EVERYTHING is up to GM discretion. If this is a PFS question though, named items are restricted to the forms they're written in. If it's for a home game, rest assured that Jason and the rest aren't going to beat down your door to check how you're letting items being made. (it's a real shame that FASA's version of this joke can't be used here. :)

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Nothing wrote:

I don't see why this needs a FAQ, the rules seem clear to me.

There are three ways to add spells to a wizard's spellbook, the first way is to gain a level in the wizard class, and it specifies "The two free spells must be of spell levels he can cast."

The second and third ways have no such restrictions, so a 1st level wizard can put a 9th level spell in his spellbook if he makes the Spellcraft check. It doesn't to him any good until he can cast it, but it does let him prepare for being higher level ahead of time.

What in the rules do you think is unclear about having spells in your spellbook that are higher level than you can currently cast?

The fourth way is that a higher level wizard may write a spell in your spell book. With the usual material costs for doing so. No such option for witches though.

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Archpaladin Zousha wrote:
feel locked out of the loop because I don't have time in my schedule to join a regular PFS group and experience these things. It'd be different if PFS was done independently, but since its materials ARE published by Paizo, it's canon by default, isn't it? I thought that's how canon worked: Everything released as official stuff from the creators is part of it, like the EU books for Star Wars, or the Silmarillion and the Book of Lost Tales for Tolkien.

Is the correct assumption as follows?

There is the base canon... that which is presented by the setting books and supplemental material, i.e. Inner Sea World Guide, Dragon Empires, Guide to Numeria etc. These present a base universal canon for GMs to draw upon, change, or ignore, as they will.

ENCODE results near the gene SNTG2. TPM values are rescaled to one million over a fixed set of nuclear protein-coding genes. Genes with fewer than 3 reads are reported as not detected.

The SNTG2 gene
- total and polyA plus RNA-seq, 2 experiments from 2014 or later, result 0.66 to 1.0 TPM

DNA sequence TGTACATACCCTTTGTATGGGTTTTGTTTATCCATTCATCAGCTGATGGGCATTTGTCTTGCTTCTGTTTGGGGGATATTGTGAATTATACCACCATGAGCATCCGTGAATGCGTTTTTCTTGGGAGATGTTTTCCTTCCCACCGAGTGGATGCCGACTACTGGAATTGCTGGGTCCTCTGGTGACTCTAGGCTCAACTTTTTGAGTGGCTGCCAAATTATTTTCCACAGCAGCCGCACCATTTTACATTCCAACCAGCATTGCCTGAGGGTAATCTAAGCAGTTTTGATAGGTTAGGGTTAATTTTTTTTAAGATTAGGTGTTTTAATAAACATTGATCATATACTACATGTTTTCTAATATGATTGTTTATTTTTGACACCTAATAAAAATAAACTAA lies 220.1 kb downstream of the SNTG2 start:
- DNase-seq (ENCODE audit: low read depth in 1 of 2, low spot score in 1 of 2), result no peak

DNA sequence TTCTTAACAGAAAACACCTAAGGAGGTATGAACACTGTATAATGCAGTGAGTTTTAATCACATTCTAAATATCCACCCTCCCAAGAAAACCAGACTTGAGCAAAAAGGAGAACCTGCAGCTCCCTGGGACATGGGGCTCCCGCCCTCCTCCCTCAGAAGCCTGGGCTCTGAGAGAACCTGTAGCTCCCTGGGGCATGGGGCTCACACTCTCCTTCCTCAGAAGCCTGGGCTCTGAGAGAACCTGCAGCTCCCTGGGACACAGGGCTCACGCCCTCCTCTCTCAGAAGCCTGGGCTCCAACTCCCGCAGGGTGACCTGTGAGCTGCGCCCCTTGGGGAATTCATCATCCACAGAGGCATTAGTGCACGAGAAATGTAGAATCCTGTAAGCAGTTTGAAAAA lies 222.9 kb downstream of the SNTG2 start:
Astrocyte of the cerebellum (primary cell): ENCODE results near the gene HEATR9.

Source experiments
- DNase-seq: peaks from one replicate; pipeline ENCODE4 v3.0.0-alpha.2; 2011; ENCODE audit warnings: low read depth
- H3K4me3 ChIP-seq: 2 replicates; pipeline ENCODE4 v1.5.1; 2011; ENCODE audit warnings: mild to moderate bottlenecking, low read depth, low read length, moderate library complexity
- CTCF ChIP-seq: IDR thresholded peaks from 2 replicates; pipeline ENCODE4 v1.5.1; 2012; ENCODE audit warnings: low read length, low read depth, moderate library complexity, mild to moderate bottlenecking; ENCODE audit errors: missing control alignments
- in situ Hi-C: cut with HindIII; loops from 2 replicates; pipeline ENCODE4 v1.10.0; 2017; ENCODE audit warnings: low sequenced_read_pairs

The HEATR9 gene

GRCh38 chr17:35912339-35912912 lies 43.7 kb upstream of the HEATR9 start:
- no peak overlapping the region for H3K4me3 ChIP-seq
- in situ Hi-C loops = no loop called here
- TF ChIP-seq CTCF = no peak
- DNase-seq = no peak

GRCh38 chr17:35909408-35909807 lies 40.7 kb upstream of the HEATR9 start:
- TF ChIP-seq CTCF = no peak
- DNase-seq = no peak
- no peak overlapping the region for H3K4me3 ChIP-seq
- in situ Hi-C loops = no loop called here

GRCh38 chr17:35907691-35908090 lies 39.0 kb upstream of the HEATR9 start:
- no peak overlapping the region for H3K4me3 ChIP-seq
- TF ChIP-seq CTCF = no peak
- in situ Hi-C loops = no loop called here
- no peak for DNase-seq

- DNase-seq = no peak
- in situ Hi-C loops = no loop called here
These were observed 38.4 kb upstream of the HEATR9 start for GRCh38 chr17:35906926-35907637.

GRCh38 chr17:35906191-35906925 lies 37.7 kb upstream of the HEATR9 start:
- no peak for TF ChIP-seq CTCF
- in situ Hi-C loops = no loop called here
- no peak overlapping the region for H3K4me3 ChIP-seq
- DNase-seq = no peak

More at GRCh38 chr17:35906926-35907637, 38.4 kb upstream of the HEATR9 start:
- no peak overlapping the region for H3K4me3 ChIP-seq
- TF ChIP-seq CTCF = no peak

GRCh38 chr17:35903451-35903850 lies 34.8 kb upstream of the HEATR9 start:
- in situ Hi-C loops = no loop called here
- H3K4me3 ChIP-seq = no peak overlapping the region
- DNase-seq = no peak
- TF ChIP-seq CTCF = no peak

And each singular Advenure Path, as well as the PFS Network Campaign, each represent a totally separate piece of work that branches off into it's own self-contained canon which is not reflected back for the most part, on base canon? Each being essentially it's own separate parallel world as if it were?

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Rudy2 wrote:


It's clear to me now that the author's only mistake was in assuming that pathfinder players and GMs would have the ability to extrapolate from context, and this is not the case of an author intentionally creating a ridiculously unbalanced ability.

So you're saying essentially that the author's mistake was to assume that most players of the game can read above a 4th grade reading level.

Your mistake was taking the overreaction of some strident few to be representative of the whole.

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Jeff Merola wrote:
Andrew Christian wrote:

As a reasonable GM, I'm giving you a -20 for an impossible lie. I don't care how creative you get. There are just some people that aren't going to believe what you say unless you are impossibly good at lying.

Pageant of the Peacock allows you to mitigate that.

Your reasonable is my rewriting mechanics. Pageant of the Peacock says nothing about negating penalties.

Edit: I also wouldn't consider "No matter how creative you are some lies will always be impossible" to be reasonable GMing.

I've given you my Fake Einstein vs. Bohr example earlier upthread. Only entitled players believe that anything is possible if you can stack enough modifiers on the die. Some things, some lies simply won't fly without pre-req or three.

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Kneller2 wrote:

According to Treantmonk's guide, shorty races (dwarves, gnomes, and halflings) make suboptimal wizards, and I think I agree with his arguments, especially the part about how wrong it is that orcs make better wizards than gnomes. What kind of mess up world is this? Don't answer that, that's not the point of this thread.

Regardless of the consequences, I'm going to make a shorty wizard (conjurer/loremaster field controller role) anyway. Damn the consequences. I was dabbling with a gnome for a while, but I'm wondering if it's the best of the suboptimal choices. None of the shorty races really have any significant bonuses to help a wizard, as far as I can tell.